Keynote Speakers: Raphaël Dumas
State of the art in biomechanical modelling based on 3D motion analysis
Biomechanical modelling based on 3D motion analysis has become, in recent years, an efficient tool for better understanding the muscle and joint functions (concerning, however, mainly non-pathological gait).
First, a priori knowledge is introduced in motion analysis, in particular to improve the measurement of kinematics. Indeed, it is well known that the movement of the skin markers relative to underlying bone is a major source of error. As compensation, models representing the soft tissue artefact or the behaviour of the joints are implemented in single or multi-body optimisation for bone pose estimation.
Second, musculoskeletal modelling driven by joint kinematics, external forces, and/or electromyographic signals estimates dynamic quantities that are not (or hardly) directly measurable in vivo: musculo-tendinous forces, contact forces, ligament forces. The interactions between the forces and the contributions of the musculo-tendinous forces to progression and support are widely explored.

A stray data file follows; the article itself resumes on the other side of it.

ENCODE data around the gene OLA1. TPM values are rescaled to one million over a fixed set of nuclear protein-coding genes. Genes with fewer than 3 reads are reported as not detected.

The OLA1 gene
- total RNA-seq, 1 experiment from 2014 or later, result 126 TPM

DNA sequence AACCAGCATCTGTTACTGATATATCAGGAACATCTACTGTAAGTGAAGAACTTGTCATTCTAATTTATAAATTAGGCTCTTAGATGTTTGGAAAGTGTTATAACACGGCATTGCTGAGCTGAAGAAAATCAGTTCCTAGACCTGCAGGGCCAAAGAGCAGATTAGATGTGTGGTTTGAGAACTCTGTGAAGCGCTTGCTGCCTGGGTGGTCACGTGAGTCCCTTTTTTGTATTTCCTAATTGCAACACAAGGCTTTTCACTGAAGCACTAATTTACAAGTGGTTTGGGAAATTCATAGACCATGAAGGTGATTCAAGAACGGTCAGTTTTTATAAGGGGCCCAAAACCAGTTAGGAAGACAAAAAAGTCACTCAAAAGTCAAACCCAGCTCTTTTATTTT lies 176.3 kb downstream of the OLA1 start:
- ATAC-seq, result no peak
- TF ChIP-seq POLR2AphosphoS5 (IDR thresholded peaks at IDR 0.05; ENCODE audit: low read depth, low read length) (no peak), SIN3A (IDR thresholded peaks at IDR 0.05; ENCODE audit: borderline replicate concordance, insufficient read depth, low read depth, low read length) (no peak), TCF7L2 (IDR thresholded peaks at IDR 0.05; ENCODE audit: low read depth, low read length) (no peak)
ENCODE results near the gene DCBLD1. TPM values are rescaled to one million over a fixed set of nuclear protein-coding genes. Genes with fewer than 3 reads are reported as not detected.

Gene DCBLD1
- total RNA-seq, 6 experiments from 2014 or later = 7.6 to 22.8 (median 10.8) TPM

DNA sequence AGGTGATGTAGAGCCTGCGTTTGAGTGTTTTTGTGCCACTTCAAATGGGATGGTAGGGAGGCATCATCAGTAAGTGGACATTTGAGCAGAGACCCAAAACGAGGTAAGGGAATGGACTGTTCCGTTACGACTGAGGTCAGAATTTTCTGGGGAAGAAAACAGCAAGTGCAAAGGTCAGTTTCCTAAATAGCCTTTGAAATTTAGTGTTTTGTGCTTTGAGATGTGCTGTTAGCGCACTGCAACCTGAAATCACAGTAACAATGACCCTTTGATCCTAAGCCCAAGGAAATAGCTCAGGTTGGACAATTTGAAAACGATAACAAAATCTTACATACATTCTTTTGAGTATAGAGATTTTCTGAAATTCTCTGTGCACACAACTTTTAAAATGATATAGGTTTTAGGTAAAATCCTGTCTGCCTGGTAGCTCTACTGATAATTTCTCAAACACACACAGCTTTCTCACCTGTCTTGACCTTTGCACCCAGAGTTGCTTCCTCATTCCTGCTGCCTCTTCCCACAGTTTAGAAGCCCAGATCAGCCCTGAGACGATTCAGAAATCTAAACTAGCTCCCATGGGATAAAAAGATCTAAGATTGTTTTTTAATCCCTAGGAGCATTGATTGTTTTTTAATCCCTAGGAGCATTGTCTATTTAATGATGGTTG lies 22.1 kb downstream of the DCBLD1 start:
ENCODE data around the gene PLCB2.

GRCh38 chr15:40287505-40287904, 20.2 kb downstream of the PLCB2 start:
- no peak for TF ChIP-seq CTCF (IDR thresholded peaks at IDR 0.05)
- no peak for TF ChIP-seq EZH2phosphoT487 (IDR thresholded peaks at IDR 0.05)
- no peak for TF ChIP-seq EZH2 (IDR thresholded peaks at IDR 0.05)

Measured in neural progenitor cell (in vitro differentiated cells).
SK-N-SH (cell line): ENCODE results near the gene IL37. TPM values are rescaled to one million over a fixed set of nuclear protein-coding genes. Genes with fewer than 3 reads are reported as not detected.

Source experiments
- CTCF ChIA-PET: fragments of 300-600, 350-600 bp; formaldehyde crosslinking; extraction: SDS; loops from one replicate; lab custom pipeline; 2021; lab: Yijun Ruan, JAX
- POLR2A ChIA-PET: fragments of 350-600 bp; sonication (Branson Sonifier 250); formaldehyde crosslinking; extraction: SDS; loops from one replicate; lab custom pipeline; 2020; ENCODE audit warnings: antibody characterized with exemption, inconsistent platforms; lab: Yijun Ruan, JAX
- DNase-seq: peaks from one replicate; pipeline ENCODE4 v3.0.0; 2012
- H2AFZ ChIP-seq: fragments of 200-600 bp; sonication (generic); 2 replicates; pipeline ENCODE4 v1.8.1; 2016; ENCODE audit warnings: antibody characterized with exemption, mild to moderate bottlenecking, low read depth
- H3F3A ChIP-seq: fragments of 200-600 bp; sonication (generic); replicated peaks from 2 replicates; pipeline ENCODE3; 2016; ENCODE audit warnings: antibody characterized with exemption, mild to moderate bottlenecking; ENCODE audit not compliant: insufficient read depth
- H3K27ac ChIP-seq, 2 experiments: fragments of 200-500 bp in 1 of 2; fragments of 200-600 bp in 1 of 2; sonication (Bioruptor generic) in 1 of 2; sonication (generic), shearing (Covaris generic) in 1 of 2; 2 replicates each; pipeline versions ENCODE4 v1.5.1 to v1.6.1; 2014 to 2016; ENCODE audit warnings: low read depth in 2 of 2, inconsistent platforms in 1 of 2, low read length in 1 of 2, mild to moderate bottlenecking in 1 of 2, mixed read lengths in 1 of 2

Third, motion simulation based on experimental data can predict the impact of model modifications, typically altered joint behaviour or limited musculo-tendinous forces, on the 3D movement. Such prediction assumes a minimal modification of some identified control parameters associated to progression and support.
As far as biomechanical modelling is concerned, model personalisation and validation are crucial issues.